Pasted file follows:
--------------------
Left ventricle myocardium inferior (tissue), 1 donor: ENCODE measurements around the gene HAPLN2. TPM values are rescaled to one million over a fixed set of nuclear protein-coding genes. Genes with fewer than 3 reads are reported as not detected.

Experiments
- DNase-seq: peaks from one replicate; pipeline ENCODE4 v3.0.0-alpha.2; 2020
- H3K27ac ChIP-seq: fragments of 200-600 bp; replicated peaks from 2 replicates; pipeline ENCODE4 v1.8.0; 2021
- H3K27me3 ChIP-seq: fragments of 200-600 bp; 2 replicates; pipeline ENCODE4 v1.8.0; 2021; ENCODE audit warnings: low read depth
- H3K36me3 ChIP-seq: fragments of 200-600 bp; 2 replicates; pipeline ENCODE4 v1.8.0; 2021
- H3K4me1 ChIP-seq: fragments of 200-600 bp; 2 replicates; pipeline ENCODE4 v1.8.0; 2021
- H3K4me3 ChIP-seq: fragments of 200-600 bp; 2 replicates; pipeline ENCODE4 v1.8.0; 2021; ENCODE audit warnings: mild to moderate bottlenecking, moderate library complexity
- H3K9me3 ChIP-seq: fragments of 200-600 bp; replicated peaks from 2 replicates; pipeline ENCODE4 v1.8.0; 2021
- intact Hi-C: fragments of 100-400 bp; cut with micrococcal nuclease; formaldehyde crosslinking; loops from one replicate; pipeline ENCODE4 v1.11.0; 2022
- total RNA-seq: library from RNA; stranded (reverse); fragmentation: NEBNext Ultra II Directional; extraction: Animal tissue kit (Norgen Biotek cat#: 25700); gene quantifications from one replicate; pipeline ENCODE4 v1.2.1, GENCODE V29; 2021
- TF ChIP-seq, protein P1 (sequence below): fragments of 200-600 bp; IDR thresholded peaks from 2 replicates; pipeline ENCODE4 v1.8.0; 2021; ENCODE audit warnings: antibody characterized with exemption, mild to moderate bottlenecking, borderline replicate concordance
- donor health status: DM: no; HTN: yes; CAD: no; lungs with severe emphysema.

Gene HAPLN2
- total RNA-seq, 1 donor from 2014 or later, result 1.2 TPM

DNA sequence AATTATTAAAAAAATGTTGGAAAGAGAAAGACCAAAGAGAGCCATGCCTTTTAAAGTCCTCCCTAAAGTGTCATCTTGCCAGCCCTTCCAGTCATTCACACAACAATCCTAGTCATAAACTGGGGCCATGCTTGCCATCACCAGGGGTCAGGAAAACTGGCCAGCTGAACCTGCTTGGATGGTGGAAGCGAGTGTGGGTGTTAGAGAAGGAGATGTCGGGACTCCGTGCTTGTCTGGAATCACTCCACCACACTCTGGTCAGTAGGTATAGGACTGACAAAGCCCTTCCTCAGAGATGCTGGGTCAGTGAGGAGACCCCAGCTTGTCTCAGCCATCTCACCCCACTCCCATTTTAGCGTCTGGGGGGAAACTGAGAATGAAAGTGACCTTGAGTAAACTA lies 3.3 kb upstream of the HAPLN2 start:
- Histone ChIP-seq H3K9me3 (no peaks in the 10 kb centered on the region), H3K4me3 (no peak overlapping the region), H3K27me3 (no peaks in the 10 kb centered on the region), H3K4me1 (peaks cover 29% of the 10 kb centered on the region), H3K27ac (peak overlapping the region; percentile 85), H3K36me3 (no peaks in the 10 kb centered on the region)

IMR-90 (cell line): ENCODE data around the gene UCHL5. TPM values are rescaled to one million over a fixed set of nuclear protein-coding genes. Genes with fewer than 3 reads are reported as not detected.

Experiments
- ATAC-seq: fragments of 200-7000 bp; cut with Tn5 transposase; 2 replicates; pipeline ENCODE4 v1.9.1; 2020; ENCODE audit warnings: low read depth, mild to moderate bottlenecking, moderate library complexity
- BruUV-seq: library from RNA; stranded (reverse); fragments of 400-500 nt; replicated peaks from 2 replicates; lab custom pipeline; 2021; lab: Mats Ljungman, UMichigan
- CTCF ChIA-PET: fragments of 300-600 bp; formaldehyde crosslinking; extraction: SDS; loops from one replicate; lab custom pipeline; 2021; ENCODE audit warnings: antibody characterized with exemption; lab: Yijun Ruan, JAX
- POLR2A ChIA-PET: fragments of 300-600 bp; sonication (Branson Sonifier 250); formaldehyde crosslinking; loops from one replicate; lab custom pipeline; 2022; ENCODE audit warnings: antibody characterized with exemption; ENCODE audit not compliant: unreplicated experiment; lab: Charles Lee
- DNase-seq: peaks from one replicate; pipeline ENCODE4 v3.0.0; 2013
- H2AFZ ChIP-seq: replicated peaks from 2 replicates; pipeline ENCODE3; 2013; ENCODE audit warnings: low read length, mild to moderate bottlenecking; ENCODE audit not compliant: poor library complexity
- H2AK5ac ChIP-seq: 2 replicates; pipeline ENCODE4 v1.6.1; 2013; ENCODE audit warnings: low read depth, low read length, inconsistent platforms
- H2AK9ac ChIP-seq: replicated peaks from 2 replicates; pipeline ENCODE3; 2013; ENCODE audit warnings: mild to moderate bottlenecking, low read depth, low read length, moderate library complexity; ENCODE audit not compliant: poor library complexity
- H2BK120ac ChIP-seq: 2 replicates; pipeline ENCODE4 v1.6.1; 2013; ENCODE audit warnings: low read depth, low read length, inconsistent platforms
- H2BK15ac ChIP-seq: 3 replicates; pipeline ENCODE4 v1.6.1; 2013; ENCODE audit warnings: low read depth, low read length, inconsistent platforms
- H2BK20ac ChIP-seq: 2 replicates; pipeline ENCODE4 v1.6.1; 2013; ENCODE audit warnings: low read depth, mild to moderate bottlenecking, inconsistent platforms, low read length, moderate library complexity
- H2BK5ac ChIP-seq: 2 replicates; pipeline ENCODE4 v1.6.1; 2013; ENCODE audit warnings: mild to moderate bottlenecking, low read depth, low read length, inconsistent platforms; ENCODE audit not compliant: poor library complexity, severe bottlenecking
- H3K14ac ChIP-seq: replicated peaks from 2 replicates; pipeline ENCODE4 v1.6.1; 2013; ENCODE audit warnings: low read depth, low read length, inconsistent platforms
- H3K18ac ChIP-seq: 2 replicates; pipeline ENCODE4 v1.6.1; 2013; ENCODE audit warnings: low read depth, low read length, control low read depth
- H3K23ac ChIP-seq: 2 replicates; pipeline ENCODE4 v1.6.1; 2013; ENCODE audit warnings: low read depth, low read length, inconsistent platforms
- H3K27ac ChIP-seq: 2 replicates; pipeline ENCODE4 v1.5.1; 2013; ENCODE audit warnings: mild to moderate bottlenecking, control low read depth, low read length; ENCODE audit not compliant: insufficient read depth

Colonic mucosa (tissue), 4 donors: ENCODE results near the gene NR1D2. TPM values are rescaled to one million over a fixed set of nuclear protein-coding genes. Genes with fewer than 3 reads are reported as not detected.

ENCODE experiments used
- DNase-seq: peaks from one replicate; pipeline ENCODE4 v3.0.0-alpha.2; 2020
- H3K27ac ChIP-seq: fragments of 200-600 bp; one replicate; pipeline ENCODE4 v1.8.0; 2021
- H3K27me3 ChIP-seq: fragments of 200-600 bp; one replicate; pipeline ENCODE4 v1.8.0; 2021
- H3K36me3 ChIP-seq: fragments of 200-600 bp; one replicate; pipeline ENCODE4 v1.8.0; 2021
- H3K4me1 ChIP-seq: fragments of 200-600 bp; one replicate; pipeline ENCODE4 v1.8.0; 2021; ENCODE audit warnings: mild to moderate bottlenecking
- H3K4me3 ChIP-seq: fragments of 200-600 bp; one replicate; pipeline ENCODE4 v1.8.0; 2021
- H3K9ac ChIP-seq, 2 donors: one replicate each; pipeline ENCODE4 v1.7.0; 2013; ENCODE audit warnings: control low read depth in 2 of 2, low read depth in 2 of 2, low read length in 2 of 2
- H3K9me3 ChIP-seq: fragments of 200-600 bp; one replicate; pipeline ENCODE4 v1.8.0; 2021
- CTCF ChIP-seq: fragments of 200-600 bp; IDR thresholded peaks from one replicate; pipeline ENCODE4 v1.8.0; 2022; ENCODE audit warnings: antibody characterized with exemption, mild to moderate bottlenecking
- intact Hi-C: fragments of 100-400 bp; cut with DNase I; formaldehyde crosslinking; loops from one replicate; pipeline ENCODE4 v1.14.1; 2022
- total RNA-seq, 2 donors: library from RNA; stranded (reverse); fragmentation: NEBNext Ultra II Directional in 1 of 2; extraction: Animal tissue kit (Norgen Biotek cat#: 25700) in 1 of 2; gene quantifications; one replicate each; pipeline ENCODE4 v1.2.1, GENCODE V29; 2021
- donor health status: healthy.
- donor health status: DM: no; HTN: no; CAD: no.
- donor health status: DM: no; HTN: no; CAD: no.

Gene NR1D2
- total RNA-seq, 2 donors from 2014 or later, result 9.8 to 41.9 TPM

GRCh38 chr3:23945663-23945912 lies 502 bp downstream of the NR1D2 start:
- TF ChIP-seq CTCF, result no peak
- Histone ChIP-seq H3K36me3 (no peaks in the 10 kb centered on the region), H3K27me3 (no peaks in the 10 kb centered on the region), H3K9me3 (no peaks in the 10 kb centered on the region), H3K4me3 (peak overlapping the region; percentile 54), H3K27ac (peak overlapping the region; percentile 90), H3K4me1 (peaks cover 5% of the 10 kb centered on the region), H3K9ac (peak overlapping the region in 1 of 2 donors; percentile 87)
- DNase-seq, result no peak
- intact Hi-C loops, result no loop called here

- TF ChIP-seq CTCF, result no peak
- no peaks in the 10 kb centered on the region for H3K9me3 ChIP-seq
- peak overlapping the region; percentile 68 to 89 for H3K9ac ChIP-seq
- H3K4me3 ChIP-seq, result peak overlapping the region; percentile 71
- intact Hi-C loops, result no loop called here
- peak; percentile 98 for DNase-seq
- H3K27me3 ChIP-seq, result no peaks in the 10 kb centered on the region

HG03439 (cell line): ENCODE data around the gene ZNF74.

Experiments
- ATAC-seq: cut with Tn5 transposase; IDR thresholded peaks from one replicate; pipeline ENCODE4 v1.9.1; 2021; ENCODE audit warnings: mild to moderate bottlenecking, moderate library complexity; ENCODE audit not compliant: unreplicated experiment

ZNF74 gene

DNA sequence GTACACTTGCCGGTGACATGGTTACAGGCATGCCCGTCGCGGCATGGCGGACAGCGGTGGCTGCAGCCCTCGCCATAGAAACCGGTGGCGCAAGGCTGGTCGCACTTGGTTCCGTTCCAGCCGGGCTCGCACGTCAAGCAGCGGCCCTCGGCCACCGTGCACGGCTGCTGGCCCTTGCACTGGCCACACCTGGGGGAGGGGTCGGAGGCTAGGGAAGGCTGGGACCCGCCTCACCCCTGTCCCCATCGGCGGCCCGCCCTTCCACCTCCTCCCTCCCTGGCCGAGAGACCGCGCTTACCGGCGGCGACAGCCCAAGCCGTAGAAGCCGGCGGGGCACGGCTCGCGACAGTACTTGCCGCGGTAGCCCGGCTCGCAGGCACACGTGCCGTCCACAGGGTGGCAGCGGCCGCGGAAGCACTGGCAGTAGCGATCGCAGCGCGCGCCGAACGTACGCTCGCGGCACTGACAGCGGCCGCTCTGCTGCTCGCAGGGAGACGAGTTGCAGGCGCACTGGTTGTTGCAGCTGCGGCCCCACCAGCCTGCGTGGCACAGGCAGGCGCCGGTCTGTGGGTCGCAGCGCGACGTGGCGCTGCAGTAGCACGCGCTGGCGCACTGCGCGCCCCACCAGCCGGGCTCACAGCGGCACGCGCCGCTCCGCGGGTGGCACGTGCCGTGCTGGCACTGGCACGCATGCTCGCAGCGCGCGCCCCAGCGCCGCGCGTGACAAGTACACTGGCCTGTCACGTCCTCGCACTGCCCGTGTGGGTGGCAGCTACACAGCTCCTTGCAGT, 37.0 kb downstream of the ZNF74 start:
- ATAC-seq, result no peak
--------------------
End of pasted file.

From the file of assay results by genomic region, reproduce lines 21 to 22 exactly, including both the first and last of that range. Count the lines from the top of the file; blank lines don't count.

- BruUV-seq: library from RNA; stranded (reverse); fragments of 400-500 nt; replicated peaks from 2 replicates; lab custom pipeline; 2021; lab: Mats Ljungman, UMichigan
- CTCF ChIA-PET: fragments of 300-600 bp; formaldehyde crosslinking; extraction: SDS; loops from one replicate; lab custom pipeline; 2021; ENCODE audit warnings: antibody characterized with exemption; lab: Yijun Ruan, JAX